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Frescoes from Dunhuang

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Dunhuang, is a city in northwestern China, a famous oasis stop on the ancient trade route between China and Rome known as the Silk Road. The city is located in western Gansu province in the Hexi corridor, an arid region where humans have been creating oases since the 1st century bc. Agricultural production around Dunhuang consists of cotton, wheat, millet, and melons. 

Dunhuang is best known for nearby caves that contain Buddhist frescoes, ritual objects, and documents dating from the 4th to the 12th century ad. These may be the best-preserved examples of Buddhist frescoes in China. After having been sealed for nearly 800 years, the artifacts were discovered in the early 20th century by a Daoist (Taoist) monk named Wang Yuanlu. The first Westerner to visit the site was British archaeologist Sir Aurel Stein in 1907. Subsequently, the site was visited by numerous foreign archaeologists, many of whom removed large numbers of scrolls and paintings. Today the caves have been preserved as a research site and tourist attraction, and Dunhuang is a standard stop for both domestic and international tourists tracing the ancient Silk Road. 

China 1987. Dunhuang Cave Murals. Stamp #1. China 1987. Dunhuang Cave Murals. Souvenir sheet. China 1987. Dunhuang Cave Murals. Stamp #3.
China 1987. Dunhuang Cave Murals. Stamp #2. China 1987. Dunhuang Cave Murals. Stamp #4.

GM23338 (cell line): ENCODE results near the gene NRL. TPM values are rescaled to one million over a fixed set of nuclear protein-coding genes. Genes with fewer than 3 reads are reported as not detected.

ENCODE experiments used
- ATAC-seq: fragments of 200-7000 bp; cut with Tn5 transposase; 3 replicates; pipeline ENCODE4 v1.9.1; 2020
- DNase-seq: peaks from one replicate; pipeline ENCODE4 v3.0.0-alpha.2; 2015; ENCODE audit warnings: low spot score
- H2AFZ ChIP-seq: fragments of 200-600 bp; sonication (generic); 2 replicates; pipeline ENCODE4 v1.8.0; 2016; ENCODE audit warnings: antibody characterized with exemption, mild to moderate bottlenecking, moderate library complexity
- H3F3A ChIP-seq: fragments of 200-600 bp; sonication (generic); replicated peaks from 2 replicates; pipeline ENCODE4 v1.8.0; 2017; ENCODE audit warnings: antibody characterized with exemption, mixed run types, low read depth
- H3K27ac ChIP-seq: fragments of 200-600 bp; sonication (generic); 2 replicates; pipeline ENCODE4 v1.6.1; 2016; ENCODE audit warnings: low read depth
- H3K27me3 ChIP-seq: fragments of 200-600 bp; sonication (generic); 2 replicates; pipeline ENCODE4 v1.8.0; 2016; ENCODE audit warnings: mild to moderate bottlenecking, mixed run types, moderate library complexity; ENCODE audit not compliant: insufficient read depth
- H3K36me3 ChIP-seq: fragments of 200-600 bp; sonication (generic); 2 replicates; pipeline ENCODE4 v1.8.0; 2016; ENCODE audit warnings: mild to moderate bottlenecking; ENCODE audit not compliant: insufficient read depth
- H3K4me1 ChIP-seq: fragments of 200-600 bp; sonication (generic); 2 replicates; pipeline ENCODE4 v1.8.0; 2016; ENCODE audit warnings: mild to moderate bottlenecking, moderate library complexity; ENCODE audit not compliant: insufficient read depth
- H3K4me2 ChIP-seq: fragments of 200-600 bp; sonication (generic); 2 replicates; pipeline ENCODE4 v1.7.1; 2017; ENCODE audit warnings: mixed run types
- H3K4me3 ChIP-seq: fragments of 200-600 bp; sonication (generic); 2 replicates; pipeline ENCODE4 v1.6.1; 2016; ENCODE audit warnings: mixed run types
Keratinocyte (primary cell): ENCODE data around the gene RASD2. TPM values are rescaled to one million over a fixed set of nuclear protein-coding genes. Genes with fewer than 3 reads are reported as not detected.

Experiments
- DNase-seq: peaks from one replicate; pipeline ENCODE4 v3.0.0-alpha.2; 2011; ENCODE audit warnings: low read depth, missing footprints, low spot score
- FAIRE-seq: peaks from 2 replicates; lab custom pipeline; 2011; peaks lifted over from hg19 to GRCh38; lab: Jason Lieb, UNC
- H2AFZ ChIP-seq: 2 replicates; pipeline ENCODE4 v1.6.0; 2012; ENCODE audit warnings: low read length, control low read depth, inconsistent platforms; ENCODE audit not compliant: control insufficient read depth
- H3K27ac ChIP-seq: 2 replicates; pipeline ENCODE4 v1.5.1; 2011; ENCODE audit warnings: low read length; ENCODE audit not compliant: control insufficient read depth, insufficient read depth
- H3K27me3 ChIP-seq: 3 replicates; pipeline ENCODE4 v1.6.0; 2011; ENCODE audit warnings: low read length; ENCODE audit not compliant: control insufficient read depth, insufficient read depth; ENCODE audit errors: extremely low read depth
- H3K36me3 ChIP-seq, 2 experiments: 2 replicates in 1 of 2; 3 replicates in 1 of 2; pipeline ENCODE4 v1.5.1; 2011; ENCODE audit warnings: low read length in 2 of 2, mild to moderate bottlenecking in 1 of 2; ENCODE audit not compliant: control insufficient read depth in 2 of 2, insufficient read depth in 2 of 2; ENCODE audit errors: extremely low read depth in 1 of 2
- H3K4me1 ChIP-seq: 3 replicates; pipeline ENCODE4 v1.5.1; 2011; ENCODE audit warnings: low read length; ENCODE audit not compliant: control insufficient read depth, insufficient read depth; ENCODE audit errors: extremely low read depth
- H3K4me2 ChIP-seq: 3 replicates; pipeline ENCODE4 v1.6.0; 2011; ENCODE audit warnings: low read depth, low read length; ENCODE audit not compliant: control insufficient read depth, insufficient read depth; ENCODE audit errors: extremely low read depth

China 1988. Dunhuang Cave Murals. Stamp #1. China 1988. Dunhuang Cave Murals. Stamp #2. China 1988. Dunhuang Cave Murals. Stamp #3. China 1988. Dunhuang Cave Murals. Stamp #4.
China 1990. Dunhuang Cave Murals. Stamp #1. China 1990. Dunhuang Cave Murals. Stamp #2. China 1990. Dunhuang Cave Murals. Stamp #3. China 1990. Dunhuang Cave Murals. Stamp #4.
China 1992. Dunhuang Cave Murals. Stamp #1. China 1992. Dunhuang Cave Murals. Souvenir Sheet. China 1992. Dunhuang Cave Murals. Stamp #2.
China 1992. Dunhuang Cave Murals. Stamp #3. China 1992. Dunhuang Cave Murals. Stamp #4.
China 1994. Dunhuang Cave Murals. Stamp #1. China 1994. Dunhuang Cave Murals. Stamp #2. China 1994. Dunhuang Cave Murals. Stamp #3. China 1994. Dunhuang Cave Murals. Stamp #4.
China 1996. Dunhuang Cave Murals. Souvenir sheet. China 1996. Dunhuang Cave Murals. Stamp #1. China 1996. Dunhuang Cave Murals. Stamp #4.
China 1996. Dunhuang Cave Murals. Stamp #3. China 1996. Dunhuang Cave Murals. Stamp #2.

From the beginning of the medieval period in the 3rd century AD until the 7th century, China was not only divided into warring states but suffered invasions by Tatar tribes as well.  Nevertheless, these centuries in China were by no means as barren of literary production as the corresponding period in the history of western Europe known as the Dark Ages.  The spread of Buddhism from India, the invention of printing, and the flowering of poetry and prose illuminated the entire period and made it one of the most brilliant in Chinese literary history. 

In 1987 a Sino-Japanese joint production of a commercial feature film entitled The Silk Road resulted in the construction of a complete replica of a Song dynasty (960-1279) town just outside of Dunhuang. This movie set has become a tourist attraction. Tourists are also attracted to Dunhuang’s spectacular sand dunes. Dunhuang was first mentioned in Chinese texts during the Han dynasty (206 bc-ad 220). 

In 1987 the Dunhuang Cave Murals were declared World Cultural Heritage by UNESCO. 

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